Hamiltonian and Propagation

The triatomic Hamiltonian in Jacobi coordinates for the H + O_{2} system in
the BF frame is given
by[33,49,50,61,62,63,67,68]

where and are the reduced mass of the H + O

(8) |

Using the expansion of the wave function, given in
Eq. (2), and taking the inner product with the basis
functions we get a set of equations of motion for the coefficients
,
which are simplified using the
orthogonality properties of the Wigner D-matrices. Furthermore,
consistent with the DVR approach the integrals in *R* and *r* involving
multiplicative operators are evaluated within the quadrature
approximation, resulting in diagonal matrix representations for these
operators. This results in the following set of equations of motion of
the coefficient
.

and can be evaluated analytically[55,56,57,73]. is the reduced potential in DVR-point and is defined as

This expression is evaluated using a Gauss-Legendre quadrature.

The last two terms in the equations of motion are the Coriolis terms and represent the Coriolis coupling in the system. From its form the sparsity of the Coriolis coupling matrix is immediately clear. There is only coupling between the substates and , and the substates and . The coefficients of the form are given as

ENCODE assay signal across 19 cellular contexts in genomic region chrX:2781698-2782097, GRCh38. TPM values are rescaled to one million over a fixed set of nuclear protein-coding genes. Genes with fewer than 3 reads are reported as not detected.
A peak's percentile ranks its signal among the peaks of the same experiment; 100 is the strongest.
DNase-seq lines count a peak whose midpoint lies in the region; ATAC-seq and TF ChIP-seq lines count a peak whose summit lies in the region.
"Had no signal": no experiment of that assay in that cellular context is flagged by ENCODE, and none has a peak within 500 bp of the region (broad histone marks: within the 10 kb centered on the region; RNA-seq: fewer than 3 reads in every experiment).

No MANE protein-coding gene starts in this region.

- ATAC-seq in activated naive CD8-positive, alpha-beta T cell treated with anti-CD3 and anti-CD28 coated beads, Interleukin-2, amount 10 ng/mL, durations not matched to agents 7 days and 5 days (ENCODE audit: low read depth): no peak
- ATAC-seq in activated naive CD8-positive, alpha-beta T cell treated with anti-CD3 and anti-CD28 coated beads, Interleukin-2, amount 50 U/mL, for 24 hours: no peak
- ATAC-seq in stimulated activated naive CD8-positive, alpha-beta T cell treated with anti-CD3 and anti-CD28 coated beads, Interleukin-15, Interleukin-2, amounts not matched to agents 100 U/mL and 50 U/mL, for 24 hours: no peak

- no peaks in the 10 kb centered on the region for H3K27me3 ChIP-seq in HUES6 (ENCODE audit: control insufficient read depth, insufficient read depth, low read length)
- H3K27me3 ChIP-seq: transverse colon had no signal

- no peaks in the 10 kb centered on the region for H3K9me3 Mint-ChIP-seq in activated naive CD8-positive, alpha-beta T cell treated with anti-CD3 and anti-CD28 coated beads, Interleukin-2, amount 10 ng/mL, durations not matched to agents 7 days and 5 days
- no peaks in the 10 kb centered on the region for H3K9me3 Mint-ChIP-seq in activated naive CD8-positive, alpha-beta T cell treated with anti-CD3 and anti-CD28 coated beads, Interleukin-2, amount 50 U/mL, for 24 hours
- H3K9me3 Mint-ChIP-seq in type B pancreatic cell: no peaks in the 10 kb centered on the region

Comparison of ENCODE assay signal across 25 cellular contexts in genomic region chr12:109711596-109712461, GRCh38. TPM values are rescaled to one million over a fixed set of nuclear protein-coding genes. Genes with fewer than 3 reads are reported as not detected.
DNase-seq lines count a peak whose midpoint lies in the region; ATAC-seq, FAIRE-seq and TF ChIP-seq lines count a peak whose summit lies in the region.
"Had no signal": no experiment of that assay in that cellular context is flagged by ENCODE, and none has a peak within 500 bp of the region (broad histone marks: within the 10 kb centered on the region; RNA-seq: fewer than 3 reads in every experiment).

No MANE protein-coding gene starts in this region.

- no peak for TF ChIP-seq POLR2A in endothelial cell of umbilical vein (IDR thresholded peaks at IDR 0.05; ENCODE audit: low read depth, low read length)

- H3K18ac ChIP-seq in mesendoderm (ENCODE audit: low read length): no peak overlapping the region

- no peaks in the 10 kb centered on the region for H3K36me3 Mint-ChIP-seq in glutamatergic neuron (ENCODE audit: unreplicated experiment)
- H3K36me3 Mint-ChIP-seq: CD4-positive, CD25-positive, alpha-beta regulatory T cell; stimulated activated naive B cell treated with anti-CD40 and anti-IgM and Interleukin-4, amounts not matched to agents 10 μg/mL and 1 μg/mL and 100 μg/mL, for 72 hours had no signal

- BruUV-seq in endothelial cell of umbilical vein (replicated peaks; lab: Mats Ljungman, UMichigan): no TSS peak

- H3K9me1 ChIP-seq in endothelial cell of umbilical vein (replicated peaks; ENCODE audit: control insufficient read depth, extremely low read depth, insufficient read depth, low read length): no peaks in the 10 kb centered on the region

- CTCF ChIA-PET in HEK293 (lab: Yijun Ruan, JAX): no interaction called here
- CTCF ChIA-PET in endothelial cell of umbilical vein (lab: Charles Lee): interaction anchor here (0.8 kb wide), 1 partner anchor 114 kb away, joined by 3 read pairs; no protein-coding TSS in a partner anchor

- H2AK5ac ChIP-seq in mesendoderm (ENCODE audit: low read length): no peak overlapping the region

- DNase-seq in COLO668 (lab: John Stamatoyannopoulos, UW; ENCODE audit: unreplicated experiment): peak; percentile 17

The time-evolution of the wave function is accomplished by using a
symplectic integrator of the (*m*=6,*n*=4) type, introduced by Gray and
Manolopoulos in 1996 (see Ref. [74]). This means
that we take short and discrete time steps ,
each of which
requires 6 evaluations of
.

At the end of each time step we absorb the wave function at the edges of the
grid according to
with
for
and
for
[61]. A similar definition holds for .
The
damping coefficients *B*_{R} and *B*_{r} are determined by trial and error, where
they must be sufficiently strong to dampen the wave function as it approaches
the edge of the grid, but not so strong as to cause artificial reflections.
This procedure is equivalent to using an imaginary potential to absorb the
wave function[75,76]

The propagation of the wave function for *J*>0 is facilitated by the
Coriolis-coupled parallel method, introduced recently by Goldfield and
Gray[49]. This method is most efficient on parallel
computers with fast connections between the processors, e.g., the IBM
SP2 or the Cray T3E. In this method we distribute the portions of the
wave function corresponding to different
substates over
different processors. Communication between processors is needed only
when the Coriolis terms in Eq. (7) are calculated. The
overhead generated is negligible compared to the computational work
associated with the kinetic/potential terms in Eq. (7).
This method requires the same amount of CPU-time per processor as a
*J*=0 calculation, allowing the calculation to finish in approximately
the same amount of wall-time. We use the Message-Passing Interface
(MPI) library[77,78,79] to perform the communication
between the processors. We wish to emphasize here that implementing
this method is *extremely* simple. About 15 lines of Fortran code
were needed to convert a serial program into a parallel program. For
more details we refer to Ref. [49].